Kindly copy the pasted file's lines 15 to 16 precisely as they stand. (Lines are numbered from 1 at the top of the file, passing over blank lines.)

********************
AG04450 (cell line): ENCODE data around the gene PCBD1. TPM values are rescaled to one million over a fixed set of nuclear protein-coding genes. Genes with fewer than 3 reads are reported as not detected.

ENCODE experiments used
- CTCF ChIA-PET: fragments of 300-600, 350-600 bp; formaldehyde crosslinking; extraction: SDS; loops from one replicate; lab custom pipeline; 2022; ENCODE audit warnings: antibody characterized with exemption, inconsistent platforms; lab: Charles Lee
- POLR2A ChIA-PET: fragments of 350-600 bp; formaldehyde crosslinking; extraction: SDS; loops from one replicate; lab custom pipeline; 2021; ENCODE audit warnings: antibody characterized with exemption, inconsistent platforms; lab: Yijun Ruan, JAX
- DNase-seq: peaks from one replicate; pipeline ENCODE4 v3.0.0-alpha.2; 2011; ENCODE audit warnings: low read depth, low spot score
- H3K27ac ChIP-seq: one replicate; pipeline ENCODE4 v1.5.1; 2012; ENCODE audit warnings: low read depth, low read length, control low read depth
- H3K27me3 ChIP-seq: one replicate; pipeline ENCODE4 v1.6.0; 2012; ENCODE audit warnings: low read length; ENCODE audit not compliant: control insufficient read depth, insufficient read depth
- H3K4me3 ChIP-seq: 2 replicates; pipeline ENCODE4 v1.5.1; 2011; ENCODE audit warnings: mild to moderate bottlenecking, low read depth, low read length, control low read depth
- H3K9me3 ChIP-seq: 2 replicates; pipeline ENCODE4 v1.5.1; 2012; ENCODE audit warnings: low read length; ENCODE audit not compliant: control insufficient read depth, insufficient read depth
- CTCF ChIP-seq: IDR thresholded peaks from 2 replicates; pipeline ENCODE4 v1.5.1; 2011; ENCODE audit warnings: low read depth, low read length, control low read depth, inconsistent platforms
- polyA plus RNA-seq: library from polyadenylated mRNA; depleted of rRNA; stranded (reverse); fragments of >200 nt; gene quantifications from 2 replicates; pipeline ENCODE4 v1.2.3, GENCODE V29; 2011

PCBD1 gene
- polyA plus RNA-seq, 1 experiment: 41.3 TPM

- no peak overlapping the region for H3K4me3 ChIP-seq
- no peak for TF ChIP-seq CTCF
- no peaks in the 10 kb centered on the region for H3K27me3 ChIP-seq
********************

- no peak for TF ChIP-seq CTCF
- no peaks in the 10 kb centered on the region for H3K27me3 ChIP-seq